Re: Confederate Flag hung in wrong place editorial


From: _terrywayers@msn.com_


*Reply to News Journal Editor – Confederate flag…in wrong place*


From: _terrywayers@msn.com_


http://www.delawareonline.com/apps/pbcs.dll/article?AID=/20080210/OPINION05/802100332


Editor, News Journal
Re: Confederate Flag hung in wrong place editorial


Dear Mr. Williams,


Your recent comments on the Roxana Fire Company and the Confederate flag are insensitive and reveal a lack of knowledge of your subject matter. And your comment about people flying the Confederate flag being ‘creepies’ reveals your lack of familiarity with your home state, Delaware. So if I may, I would like to inform about certain pertinent facts so that you will not look foolish (to use your term) in future editorials.


First, the Confederate flag is an AMERICAN flag deserving of respect. An estimated 300,000 Americans died under its colors, a half dozen of them were my ancestors. First and foremost the flag is about history and heritage. The United States Congress recognized this fact and the men who defended it with their lives by granting Confederate soldiers the same rights as any serviceman (United States Statutes at Large, 85th Congress, part I, volume 72, pages 1330134 and is known as public law 85-425).


The Confederate battle flag, which is what was hanging from the rafters in the truck bay at Roxana Fire Company, is the flag representing the Confederate soldier. The Sons of Confederate Veterans has a local camp in Delaware, based in Seaford, (The Delaware Grays) who defend the honor and good name of the Confederate soldier and his symbols against mis-use by groups like the KKK. The “Official” flag of the KKK by the way is the United States flag, not the Confederate flag. And just to let you know – the “Stars and Bars” as you called it and the Confederate battle flag are two entirely different flags. A quick Google search would have been prudent on your part.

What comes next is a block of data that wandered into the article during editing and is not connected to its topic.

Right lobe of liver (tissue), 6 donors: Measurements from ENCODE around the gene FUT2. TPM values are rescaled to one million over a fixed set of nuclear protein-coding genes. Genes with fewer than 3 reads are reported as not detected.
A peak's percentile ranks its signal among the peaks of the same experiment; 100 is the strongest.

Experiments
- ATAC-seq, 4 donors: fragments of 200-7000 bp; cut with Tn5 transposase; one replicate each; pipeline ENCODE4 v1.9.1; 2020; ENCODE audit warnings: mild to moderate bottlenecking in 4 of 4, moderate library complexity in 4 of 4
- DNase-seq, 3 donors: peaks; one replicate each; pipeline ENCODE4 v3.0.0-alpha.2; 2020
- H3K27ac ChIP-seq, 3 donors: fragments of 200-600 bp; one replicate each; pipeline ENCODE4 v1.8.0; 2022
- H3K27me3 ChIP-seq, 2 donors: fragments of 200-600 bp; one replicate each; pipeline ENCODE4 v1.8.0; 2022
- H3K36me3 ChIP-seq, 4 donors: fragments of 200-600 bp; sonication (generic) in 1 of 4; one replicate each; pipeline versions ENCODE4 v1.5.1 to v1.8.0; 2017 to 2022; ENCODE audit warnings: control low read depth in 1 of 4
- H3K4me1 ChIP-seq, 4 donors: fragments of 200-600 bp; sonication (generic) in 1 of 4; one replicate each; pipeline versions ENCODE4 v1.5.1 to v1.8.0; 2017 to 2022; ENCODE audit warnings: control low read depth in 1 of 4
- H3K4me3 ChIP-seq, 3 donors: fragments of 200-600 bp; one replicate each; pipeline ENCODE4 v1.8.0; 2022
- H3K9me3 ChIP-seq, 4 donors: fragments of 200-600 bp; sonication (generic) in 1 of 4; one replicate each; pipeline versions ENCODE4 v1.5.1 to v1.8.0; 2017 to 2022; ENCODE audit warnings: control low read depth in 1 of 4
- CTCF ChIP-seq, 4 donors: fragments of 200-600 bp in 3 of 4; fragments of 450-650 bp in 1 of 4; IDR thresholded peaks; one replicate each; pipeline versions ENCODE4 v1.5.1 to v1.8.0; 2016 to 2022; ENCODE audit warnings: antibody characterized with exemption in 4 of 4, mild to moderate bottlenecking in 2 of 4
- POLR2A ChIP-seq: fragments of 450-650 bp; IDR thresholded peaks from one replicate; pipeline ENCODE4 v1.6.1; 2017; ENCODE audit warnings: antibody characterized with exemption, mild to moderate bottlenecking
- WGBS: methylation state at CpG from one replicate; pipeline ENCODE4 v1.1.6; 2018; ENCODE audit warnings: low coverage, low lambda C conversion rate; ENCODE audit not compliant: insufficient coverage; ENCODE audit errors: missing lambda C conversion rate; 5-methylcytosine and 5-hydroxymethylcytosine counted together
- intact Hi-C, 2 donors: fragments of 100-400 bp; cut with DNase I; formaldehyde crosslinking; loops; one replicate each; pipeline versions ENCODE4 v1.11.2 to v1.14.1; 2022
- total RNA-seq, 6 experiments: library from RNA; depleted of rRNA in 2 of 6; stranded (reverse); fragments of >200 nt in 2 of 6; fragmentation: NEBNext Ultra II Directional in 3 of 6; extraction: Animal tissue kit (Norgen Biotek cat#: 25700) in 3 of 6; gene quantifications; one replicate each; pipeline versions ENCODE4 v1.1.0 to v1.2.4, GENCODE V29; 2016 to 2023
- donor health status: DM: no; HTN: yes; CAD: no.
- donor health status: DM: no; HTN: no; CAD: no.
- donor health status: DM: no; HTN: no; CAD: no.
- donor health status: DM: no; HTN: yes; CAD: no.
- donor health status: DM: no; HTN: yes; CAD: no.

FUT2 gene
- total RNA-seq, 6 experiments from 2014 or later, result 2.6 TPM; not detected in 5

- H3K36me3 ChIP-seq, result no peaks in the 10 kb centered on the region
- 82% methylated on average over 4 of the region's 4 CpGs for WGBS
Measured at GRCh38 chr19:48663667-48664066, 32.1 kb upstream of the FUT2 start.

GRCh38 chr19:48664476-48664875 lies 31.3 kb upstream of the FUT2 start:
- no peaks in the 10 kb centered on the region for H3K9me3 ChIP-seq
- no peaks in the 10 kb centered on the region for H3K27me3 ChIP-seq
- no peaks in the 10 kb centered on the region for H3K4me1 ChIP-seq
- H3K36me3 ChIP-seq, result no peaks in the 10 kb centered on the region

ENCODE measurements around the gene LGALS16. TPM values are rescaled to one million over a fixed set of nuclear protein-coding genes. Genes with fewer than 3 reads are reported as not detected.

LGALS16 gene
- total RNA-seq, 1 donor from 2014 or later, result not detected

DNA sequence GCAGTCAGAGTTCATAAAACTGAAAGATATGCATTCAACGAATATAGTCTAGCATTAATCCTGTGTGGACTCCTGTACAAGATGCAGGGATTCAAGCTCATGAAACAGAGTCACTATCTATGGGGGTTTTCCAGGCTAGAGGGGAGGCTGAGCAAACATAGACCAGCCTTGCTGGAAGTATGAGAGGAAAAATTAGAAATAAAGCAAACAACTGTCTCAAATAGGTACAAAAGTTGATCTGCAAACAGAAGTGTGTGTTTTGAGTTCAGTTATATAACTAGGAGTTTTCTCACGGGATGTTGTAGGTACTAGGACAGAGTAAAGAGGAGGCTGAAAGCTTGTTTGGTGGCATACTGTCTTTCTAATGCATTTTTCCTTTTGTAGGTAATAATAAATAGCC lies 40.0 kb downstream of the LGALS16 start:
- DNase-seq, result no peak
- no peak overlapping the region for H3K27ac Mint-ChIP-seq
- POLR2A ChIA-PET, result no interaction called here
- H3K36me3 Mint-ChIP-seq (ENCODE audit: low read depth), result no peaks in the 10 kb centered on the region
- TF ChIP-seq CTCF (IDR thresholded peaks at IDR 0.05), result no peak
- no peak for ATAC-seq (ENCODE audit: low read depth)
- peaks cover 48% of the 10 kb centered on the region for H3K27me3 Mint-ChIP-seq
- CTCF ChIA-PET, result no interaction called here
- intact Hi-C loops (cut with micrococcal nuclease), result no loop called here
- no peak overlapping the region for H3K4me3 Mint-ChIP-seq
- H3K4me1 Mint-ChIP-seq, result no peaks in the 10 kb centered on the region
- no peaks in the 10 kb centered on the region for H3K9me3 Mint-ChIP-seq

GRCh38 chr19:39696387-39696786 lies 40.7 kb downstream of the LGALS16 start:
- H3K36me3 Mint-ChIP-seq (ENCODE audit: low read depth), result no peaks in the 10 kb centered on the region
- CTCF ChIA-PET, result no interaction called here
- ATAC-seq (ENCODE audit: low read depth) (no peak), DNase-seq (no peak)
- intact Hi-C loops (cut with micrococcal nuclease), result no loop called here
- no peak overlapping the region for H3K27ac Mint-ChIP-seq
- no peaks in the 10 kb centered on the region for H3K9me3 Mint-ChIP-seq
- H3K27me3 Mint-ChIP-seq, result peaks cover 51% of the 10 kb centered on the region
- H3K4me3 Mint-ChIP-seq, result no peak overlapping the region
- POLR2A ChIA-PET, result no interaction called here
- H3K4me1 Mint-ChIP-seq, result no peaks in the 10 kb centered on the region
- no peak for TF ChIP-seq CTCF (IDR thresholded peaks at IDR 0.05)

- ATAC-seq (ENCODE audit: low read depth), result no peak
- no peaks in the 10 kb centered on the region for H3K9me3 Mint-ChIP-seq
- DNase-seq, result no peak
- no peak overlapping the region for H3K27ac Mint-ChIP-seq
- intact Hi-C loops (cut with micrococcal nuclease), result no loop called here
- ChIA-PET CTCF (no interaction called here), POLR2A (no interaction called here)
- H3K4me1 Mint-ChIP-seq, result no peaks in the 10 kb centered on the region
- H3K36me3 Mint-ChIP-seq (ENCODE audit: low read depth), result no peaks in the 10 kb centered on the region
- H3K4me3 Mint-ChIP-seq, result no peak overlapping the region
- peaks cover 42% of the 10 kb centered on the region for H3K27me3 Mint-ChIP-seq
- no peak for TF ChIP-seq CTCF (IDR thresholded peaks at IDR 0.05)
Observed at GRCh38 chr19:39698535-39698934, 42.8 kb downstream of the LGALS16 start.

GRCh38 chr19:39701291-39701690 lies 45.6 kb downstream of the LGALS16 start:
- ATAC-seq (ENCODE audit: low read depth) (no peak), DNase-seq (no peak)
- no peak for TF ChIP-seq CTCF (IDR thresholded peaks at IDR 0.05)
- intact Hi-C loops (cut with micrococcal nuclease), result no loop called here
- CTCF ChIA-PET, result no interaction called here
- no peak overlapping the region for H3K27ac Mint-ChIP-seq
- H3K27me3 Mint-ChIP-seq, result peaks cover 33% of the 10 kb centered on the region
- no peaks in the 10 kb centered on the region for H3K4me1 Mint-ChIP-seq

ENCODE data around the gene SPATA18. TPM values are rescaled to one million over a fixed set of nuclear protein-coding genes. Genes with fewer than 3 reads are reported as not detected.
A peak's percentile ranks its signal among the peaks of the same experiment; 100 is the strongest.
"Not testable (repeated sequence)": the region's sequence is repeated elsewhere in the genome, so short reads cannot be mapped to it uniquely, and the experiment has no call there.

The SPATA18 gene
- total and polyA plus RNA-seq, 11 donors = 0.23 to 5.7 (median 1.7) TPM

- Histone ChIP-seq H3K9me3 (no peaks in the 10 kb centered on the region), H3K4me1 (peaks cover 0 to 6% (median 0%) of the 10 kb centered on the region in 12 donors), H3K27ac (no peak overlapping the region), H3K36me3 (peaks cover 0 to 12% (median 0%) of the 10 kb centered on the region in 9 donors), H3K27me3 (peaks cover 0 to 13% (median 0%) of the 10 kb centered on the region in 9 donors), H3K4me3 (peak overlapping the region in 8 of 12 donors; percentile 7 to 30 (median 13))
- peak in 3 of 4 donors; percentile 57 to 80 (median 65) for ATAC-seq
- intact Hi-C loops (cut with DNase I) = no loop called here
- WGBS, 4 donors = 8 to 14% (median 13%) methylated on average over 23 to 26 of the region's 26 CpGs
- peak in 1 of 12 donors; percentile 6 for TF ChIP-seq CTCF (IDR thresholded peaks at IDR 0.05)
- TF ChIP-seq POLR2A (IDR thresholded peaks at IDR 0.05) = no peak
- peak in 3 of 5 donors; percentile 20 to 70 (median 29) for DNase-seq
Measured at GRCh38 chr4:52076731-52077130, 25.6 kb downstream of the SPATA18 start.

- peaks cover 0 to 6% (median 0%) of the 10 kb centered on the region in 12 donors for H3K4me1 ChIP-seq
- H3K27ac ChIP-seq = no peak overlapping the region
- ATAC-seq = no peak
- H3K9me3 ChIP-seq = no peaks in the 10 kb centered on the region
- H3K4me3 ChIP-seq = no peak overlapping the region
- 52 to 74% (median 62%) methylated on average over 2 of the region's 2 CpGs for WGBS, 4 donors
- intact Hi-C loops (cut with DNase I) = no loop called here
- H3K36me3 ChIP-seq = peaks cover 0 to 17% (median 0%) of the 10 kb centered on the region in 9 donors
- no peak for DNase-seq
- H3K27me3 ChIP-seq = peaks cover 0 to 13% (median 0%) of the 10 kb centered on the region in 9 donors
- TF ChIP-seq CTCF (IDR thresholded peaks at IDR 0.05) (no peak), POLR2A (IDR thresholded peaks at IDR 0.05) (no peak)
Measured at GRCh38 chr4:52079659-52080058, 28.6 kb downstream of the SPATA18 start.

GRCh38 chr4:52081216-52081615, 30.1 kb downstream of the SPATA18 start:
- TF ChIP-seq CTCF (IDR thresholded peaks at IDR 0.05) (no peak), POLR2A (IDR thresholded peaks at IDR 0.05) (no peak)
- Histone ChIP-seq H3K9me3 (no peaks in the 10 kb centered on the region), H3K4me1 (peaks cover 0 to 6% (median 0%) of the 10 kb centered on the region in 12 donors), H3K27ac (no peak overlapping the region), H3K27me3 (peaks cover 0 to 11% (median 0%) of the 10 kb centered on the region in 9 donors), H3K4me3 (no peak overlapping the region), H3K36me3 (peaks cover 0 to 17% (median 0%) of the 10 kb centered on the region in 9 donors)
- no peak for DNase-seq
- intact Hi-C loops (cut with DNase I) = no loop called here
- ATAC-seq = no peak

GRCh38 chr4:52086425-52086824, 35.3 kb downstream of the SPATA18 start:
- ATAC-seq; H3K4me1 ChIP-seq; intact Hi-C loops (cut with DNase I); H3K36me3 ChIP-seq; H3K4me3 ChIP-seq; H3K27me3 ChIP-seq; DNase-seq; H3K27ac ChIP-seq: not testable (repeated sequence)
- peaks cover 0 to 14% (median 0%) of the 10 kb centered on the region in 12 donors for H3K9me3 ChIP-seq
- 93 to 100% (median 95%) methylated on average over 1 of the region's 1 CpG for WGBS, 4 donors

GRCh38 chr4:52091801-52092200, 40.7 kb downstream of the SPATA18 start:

One complaint about the flag certainly does not paint a picture of "racial hatred" as you mention in your editorial. There are many reasons to fly the flag. Mississippi features the battle flag as part of its official state flag and recently had a statewide vote in which voters overwhelmingly approved keeping it. The state of South Carolina did remove the battle flag from the top of its courthouse, but moved it to a nearby privately funded monument to Confederate soldiers where it is displayed in its proper historical context. People fly the flag to honor their ancestors; Confederate re-enactors fly it during recreations of Civil War battles. Many states – Maryland and Virginia to name just two – feature the battle flag logo of the Sons of Confederate Veterans on their license plates for members of the organization to display. Some people just like the way the flag looks. And polling by major news organizations since the 1960’s have consistently shown that people do not disapprove of the Confederate battle flag when it is not used for racial purposes.


It may also be interesting for you to know that the Sons of Confederate Veterans are engaged in on-going research to identify the thousands of Delawareans who went South to fight for the Confederate states. Yes, maybe the fellow who hung the flag at the fire house had an ancestor in the war. There were as many as 2,000 Delawareans who fought for the Confederacy, but fearing persecution by the government, most felt the need to hide their identities after the fact making identification difficult. Some of the names of these Delaware men are on a monument in Georgetown where the Confederate flag flies proudly every day to honor their sacrifice. One of the names on the monument is David White of Georgetown who served aboard the CSS Alabama, a Confederate ship which was the terror of the Union navy til it sunk off the coast of France in 1864. Mr. White served as a fully paid crewman of the CSS Alabama, and rejected offers to leave his shipmates. The monument honors his service. And he was of African descent.


Eleanor Roosevelt once said "You can’t be offended unless you want to be." It seems like in the case of the Roxana Fire Department, no one was offended except one citizen and one editorial writer with an agenda that "wanted to be."


Terry Ayers
Adjutant
Delaware Grays Camp 2068
Sons of Confederate Veterans
Seaford Delaware